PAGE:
HAVE considered formerly, with a good deal of attention, the I subject on which you command me to communicate my

thoughts to you; and I practiced in those days, as much as business and pleasure allowed me time to do, the rules that seemed to me necessary to be observed in the study of history. They were very different from those which writers on the same subject have recommended, and which are commonly practiced. But I confess to your lordship that this neither gave me then, nor has given me since, any distrust of them. I do not affect singularity. On the contrary, I think that a due deference is to be paid to received opinions, and that a due compliance with received customs is to be held; though both the one and the other should be, what they often are, absurd or ridiculous. But this servitude is outward only, and abridges in no sort the liberty of private judgment. The obligations of submitting to it likewise, even outwardly, extend no further than to those opinions and customs which cannot be opposed; or from which we cannot deviate without doing hurt, or giving offense, to society. In all these cases, our speculations ought to be free; in all other cases, our practice may be so. Without any regard, therefore, to the opinion and practice even of the learned world, I am very willing to tell you mine. But as it is hard to recover a thread of thought long ago laid aside, and impossible to prove some things and explain others, without the assistance of many books which I have not here, your lordship must be content with such an imperfect sketch as I am able to send you in this letter.

The motives that carry men to the study of history are different. Some intend, if such as they may be said to study, nothing more than amusement, and read the life of Aristides or Phocion, of Epaminondas or Scipio, Alexander or Cæsar, just as they play a game at cards, or as they would read the story of the seven champions.

Others there are whose motive to this study is nothing better, and who have the further disadvantage of becoming a nuisance very often to society, in proportion to the progress they make. The former do not improve their reading to any good purpose; the latter pervert it to a very bad one, and grow in impertinence as they increase in learning. I think I have known most of the first kind in England, and most of the last in France. The persons I mean are those who read to talk, to shine in conversation, and to impose in company; who, having few ideas to vend of their own growth, store their minds with crude unruminated facts and sentences, and hope to supply by bare memory the want of imagination and judgment.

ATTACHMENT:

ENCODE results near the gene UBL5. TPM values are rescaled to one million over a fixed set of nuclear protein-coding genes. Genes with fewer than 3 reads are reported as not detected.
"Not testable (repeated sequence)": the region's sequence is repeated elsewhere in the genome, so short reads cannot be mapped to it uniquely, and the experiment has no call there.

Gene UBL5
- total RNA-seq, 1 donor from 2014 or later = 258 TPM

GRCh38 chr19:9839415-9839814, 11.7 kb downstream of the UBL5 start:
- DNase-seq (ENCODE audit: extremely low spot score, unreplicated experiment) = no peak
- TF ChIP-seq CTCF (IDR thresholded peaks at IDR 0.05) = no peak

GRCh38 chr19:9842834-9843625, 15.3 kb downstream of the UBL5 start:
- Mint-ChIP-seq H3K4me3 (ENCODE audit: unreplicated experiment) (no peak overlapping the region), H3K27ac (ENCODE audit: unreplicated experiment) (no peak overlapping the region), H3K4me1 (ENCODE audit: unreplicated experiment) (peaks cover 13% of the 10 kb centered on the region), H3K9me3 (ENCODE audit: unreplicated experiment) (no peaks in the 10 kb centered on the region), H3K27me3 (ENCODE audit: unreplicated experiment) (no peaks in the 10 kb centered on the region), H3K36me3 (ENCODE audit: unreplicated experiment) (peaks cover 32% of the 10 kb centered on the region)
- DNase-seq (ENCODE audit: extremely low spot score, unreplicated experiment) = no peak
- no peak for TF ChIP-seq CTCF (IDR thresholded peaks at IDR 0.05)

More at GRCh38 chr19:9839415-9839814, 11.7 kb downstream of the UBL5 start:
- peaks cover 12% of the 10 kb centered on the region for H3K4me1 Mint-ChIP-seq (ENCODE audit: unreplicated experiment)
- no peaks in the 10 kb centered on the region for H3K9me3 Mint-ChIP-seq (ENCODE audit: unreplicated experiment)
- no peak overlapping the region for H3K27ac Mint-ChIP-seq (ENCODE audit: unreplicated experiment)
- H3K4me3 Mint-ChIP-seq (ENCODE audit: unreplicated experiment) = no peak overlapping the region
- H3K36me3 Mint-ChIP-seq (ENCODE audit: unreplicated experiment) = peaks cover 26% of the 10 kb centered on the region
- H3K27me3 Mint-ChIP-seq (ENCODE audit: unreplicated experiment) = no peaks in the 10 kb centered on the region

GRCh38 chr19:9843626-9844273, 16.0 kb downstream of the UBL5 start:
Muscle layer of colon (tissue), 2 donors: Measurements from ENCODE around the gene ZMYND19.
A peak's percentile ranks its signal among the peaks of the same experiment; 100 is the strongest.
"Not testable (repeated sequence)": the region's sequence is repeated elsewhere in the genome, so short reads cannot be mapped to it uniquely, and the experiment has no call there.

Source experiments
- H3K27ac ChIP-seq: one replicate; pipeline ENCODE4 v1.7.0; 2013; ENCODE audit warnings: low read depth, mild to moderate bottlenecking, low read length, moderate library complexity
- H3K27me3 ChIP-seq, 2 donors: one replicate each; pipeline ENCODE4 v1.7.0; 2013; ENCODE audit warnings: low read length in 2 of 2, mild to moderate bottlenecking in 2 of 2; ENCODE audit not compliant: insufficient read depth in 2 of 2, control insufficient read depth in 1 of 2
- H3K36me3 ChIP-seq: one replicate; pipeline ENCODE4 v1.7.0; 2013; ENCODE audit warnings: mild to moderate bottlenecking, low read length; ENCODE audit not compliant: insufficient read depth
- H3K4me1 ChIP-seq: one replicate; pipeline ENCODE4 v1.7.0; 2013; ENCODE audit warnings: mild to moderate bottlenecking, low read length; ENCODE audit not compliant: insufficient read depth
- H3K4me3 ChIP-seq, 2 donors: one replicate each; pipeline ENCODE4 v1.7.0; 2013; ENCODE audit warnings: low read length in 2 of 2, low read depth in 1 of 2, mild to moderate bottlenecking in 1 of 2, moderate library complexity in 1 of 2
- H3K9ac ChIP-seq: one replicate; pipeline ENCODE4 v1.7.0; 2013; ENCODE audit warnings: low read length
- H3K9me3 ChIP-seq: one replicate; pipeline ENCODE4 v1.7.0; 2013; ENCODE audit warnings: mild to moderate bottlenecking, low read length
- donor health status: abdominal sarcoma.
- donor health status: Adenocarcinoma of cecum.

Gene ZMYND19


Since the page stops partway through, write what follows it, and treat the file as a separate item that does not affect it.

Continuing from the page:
But these are in the two lowest forms. The next I shall mention are in one a little higher; in the form of those who grow neither wiser nor better by study themselves, but who enable others to study with greater ease, and to purposes more useful; who make fair copies of foul manuscripts, give the signification of hard words, and take a great deal of other grammatical pains. The obligation to these men would be great indeed, if they were in general able to do anything better, and submitted to this drudgery for the sake of the public; as some of them, it must be owned with gratitude, have done, but not later, I think, than about the time of the resurrection of letters. When works of importance are pressing, generals themselves may take up the pickax and the spade; but in the ordinary course of things, when that pressing necessity is over, such tools are left in the hands destined to use them, the hands of common soldiers and peasants. I approve, therefore, very much the devotion of a studious man at Christ Church, who was overheard in his oratory entering into a detail with God, acknowledging the divine goodness in furnishing the world with makers of dictionaries! These men court fame, as well as their betters, by such means as God has given them to acquire it; and Littleton exerted all the genius he had when he made a dictionary, though Stephens did not. They deserve encouragement, however, whilst they continue to compile, and neither affect wit, nor presume to reason.